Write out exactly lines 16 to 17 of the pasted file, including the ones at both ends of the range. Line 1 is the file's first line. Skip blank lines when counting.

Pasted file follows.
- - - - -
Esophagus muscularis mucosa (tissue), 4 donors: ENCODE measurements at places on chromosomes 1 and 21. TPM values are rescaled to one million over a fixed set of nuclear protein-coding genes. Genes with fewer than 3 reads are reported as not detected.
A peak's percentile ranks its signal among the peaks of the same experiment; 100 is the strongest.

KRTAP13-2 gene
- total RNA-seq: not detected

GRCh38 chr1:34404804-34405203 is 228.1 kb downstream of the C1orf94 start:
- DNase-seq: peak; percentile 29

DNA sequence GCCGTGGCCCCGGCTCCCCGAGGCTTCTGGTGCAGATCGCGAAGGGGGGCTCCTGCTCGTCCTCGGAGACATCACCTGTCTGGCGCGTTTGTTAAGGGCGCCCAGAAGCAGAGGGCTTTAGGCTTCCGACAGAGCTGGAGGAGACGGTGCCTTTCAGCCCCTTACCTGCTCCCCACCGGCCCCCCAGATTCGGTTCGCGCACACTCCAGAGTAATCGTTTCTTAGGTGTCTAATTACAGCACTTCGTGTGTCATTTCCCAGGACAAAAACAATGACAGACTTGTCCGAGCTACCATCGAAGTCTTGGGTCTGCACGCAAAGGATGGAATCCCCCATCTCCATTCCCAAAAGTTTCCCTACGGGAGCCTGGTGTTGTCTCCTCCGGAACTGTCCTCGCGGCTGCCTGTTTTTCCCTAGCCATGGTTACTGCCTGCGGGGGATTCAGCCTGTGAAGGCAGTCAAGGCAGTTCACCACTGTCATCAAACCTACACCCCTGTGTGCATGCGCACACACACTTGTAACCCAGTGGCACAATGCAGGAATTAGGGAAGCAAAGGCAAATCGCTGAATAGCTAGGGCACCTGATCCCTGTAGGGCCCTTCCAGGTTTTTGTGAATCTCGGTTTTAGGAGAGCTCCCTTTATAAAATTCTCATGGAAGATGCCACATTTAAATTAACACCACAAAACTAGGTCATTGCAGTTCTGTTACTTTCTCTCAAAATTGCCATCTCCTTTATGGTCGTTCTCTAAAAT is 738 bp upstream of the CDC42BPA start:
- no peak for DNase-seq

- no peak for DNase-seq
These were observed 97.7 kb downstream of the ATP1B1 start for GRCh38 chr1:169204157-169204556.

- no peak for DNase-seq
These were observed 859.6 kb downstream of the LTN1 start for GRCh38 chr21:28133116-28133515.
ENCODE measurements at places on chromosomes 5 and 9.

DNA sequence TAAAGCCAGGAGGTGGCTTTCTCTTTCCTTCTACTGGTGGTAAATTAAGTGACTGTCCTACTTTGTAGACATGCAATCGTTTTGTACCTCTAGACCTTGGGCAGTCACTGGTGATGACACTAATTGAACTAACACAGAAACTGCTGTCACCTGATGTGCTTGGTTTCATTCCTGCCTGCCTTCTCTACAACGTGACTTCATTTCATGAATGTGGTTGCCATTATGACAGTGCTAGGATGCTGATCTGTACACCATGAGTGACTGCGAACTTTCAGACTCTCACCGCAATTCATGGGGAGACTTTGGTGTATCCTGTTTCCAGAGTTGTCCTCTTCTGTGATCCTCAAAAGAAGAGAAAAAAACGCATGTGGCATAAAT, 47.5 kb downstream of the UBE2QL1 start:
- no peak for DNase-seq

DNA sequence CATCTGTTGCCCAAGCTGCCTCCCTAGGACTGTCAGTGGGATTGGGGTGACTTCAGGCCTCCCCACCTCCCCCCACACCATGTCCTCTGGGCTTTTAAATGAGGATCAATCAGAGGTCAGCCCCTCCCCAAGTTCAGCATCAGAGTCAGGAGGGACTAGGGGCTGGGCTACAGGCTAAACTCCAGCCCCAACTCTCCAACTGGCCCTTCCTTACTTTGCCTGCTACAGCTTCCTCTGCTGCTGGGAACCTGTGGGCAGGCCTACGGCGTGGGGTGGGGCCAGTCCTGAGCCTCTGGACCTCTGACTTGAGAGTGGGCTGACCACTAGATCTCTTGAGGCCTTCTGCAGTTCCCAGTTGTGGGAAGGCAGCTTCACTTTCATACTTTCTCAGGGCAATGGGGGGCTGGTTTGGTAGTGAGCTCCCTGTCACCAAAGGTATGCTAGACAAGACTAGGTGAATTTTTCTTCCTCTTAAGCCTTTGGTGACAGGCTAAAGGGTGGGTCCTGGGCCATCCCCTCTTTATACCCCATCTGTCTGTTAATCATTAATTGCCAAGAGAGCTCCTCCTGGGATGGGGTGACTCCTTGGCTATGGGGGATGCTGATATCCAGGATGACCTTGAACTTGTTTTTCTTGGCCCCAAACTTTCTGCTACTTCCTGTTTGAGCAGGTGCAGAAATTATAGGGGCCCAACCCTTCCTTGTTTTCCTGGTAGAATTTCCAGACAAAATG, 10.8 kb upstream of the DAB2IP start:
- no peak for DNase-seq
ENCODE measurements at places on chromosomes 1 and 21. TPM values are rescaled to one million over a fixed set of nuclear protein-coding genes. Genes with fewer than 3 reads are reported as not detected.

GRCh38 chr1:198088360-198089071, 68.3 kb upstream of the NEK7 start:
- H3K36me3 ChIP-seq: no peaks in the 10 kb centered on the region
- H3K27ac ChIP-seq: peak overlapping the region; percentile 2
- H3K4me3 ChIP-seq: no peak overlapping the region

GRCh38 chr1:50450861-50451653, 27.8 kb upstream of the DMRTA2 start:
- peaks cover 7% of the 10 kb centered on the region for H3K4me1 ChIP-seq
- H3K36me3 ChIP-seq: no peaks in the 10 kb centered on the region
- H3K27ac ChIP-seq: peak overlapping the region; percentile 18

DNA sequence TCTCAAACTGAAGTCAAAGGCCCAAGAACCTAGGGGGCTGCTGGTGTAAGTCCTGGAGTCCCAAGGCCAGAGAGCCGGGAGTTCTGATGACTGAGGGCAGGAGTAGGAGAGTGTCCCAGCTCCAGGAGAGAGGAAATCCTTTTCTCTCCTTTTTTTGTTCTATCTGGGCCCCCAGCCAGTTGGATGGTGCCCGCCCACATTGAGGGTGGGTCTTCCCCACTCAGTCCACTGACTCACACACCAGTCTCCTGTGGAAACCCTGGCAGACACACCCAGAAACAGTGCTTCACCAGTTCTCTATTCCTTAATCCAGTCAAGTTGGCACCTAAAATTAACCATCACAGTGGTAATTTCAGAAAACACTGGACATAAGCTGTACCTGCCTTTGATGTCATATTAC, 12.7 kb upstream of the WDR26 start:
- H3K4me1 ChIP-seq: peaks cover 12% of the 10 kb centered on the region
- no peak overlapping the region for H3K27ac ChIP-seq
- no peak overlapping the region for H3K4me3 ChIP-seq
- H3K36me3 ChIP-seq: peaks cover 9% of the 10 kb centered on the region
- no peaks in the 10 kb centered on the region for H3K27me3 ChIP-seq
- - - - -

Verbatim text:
DNA sequence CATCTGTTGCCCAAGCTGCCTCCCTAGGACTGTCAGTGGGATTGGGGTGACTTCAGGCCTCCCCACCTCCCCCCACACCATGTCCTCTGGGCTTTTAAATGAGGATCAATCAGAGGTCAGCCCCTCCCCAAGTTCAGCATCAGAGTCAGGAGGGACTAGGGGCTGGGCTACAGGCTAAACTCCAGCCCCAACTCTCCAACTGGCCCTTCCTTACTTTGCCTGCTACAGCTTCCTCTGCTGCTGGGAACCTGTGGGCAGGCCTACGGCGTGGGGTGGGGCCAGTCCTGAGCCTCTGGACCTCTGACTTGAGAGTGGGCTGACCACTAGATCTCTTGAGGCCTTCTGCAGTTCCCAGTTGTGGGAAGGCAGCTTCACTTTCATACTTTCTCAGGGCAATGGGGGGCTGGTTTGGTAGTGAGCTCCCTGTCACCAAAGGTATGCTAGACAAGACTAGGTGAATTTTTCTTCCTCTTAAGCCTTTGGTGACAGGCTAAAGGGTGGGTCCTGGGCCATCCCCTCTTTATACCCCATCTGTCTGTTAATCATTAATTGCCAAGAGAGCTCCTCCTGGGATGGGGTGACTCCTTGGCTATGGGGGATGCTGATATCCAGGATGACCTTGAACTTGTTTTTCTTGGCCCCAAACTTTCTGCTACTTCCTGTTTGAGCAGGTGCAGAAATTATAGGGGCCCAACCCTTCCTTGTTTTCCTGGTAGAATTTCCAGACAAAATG, 10.8 kb upstream of the DAB2IP start:
- no peak for DNase-seq